Queen Mary University of London and Francis Crick Institute press release
Under strict embargo: 19:00hrs GMT Wednesday March 1, 2023
Vitamin B5 could help improve red blood cell production in people with Myelodysplastic syndromes
Scientists from Barts Cancer Institute at Queen Mary University of London and the Francis Crick Institute, have uncovered why patients with a rare type of blood cancer suffer from ineffective red blood cell production, and how vitamin B5 could be combined with existing drugs to improve outcomes.
Myelodysplastic syndromes (MDS) are a type of blood cancer characterised by a stem cell disorder where the production of healthy red blood cells goes wrong. There are no curative treatments for these patients, but some medications do help to slow the progression of the disease.
People with this disease often go on to develop acute myeloid leukaemia (AML) and around half of people become resistant to existing treatments for MDS within 18 months to two years of treatment. These patients are heavily reliant on red blood cell transfusions which can be painful and dangerous due to iron overload in the blood. This means it is important to uncover new ways to treat this disease and prevent the progression to leukaemia.
In their study, published in Science Translational Medicine today, the scientists analysed blood samples from 42 people with MDS. They found that the enzyme COASY is critical in regulating red blood cell production in the bone marrow. Partial loss of the enzyme in MDS patients severely disrupts red blood cell production leading to anaemia.
They then tested whether they could boost red blood cell production using treatments including vitamin B5 supplementation. Treatments with vitamin B5 or another metabolite, succinyl-CoA, increased the maturation of red blood cells.
Kevin Rouault-Pierre, Group Leader at Barts Cancer Institute and supervisor of the study, said: “Current treatments for MDS are often associated with reduced quality of life as well as the increased risk of progression to leukaemia. Understanding the biology behind this stem cell disorder is key to unlocking new treatments of the future.”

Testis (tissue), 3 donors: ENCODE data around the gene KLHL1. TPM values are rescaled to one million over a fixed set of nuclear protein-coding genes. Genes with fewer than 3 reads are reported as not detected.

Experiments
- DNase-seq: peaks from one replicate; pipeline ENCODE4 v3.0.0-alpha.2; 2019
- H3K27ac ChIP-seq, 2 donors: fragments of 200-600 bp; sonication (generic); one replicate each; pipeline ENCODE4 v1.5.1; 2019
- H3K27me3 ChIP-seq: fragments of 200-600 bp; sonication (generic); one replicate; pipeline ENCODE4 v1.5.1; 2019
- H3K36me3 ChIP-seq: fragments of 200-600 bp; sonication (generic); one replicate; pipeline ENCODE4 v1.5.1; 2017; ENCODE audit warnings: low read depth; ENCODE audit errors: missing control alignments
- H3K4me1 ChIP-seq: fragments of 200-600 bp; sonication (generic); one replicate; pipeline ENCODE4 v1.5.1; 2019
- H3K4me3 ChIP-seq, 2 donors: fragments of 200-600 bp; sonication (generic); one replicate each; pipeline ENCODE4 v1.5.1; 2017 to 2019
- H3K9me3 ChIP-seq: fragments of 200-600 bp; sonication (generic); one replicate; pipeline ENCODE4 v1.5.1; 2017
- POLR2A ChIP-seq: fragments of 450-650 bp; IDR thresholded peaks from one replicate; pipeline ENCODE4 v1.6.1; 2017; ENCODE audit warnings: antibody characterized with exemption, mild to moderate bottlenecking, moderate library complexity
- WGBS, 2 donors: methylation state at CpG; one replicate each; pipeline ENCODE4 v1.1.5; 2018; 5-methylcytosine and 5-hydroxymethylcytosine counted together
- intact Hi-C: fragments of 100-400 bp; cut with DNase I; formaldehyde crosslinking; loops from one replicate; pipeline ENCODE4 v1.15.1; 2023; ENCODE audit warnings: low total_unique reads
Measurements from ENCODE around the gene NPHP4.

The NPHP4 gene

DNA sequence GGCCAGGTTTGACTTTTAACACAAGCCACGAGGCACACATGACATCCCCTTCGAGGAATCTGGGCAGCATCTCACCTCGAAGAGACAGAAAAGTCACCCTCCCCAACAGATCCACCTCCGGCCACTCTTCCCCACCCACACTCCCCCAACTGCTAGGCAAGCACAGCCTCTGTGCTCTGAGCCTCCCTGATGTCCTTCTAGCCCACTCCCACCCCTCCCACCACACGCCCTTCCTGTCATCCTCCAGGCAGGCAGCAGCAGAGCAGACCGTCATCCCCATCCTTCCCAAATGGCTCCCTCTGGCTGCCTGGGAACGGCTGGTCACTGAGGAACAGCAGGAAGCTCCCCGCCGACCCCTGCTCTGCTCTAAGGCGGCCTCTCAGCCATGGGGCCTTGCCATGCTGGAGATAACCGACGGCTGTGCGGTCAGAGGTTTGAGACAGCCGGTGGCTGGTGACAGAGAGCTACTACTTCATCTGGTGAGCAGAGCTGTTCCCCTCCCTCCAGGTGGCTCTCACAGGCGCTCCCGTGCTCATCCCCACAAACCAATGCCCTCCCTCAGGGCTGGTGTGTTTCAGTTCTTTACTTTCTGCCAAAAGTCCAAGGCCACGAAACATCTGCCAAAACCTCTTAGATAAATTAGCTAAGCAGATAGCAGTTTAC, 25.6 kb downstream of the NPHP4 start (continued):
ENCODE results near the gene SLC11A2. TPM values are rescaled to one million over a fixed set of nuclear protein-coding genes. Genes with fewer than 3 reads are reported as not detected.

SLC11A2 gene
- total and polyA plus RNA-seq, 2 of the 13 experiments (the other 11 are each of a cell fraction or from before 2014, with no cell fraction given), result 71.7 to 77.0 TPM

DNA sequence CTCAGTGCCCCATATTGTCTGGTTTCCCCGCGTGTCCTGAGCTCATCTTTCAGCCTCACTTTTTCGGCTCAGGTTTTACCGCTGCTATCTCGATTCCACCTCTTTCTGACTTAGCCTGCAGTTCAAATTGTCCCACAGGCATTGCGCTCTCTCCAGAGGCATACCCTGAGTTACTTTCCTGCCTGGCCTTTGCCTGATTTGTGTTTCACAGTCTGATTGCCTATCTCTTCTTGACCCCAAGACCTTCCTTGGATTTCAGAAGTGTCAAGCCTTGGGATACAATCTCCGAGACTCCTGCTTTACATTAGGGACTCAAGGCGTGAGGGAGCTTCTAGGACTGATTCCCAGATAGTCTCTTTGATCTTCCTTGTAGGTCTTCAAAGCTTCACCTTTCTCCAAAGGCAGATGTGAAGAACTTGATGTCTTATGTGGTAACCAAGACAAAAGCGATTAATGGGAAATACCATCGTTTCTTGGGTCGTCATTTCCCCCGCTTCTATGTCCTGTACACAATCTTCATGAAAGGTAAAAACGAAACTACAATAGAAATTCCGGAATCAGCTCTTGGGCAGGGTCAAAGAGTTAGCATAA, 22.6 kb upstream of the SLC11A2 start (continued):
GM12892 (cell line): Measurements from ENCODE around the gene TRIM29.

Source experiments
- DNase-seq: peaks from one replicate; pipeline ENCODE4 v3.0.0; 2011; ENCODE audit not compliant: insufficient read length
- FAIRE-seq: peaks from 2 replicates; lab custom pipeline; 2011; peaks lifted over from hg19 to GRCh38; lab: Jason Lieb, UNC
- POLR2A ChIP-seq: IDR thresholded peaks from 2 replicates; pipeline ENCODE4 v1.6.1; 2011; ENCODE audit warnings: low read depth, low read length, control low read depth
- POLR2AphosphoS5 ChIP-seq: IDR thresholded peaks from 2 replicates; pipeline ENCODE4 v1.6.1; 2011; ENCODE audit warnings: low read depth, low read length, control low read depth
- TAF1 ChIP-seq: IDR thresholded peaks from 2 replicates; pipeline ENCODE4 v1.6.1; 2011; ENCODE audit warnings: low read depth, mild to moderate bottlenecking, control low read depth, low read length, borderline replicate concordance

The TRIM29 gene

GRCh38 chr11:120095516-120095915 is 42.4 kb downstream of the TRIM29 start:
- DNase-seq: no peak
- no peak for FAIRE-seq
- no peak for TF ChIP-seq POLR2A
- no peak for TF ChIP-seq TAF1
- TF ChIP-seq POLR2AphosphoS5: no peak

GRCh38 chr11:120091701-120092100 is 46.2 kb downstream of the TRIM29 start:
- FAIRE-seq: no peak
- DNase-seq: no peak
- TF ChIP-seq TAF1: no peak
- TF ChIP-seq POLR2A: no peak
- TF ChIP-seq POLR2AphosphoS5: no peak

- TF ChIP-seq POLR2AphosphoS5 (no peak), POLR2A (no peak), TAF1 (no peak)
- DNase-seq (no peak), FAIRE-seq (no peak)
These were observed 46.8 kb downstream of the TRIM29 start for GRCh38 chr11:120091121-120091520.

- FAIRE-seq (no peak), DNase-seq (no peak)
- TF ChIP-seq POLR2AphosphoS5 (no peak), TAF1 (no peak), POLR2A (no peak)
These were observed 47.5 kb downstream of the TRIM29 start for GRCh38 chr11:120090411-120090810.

“Our next steps will be to further investigate how to boost red blood cell production and work towards testing new treatments in clinical trials.”
Syed Mian, postdoctoral research fellow in the Crick’s Haematopoietic Stem Cell Laboratory, who co-authored with Celine Philippe postdoctoral training fellow at Barts Cancer Institute, says: “Given our elderly population is increasing and age is the dominant risk factor for the development of MDS, we will start to see more and more people with this type of blood cancer.
“Anaemia-related symptoms, such as chronic fatigue, are commonly reported in MDS and the current red blood cell transfusions, although essential, come with potential complications, and also require substantial human and financial resources. Therefore, it’s essential that we find alternative ways to regulate long term red blood cell production in these patients. Our results may also potentially help with treatments of other diseases where patients commonly present with anaemia.”
For further information, contact: [email protected] or +44 (0)20 3796 5252
Notes to Editors
Reference: Mian, SA. et al. (2023). Vitamin B5 and Succinyl-CoA improve ineffective erythropoiesis in SF3B1 mutated myelodysplasia. Science Translational Medicine.
The Francis Crick Institute is a biomedical discovery institute dedicated to understanding the fundamental biology underlying health and disease. Its work is helping to understand why disease develops and to translate discoveries into new ways to prevent, diagnose and treat illnesses such as cancer, heart disease, stroke, infections, and neurodegenerative diseases.
An independent organisation, its founding partners are the Medical Research Council (MRC), Cancer Research UK, Wellcome, UCL (University College London), Imperial College London and King’s College London.
The Crick was formed in 2015, and in 2016 it moved into a brand new state-of-the-art building in central London which brings together 1500 scientists and support staff working collaboratively across disciplines, making it the biggest biomedical research facility under a single roof in Europe.
About The Barts Cancer Institute
The BCI is part of Queen Mary University of London’s Faculty of Medicine and Dentistry and one of the top five cancer research centres in the UK. Our overriding objective is to ensure that our research – which aims to identify ways to prevent cancer and develop better diagnostic techniques and treatments – is relevant to and will impact on cancer patients.
Science Translational Medicine
Method of Research
Subject of Research
Vitamin B5 and Succinyl-CoA improve ineffective erythropoiesis in SF3B1 mutated myelodysplasia
Article Publication Date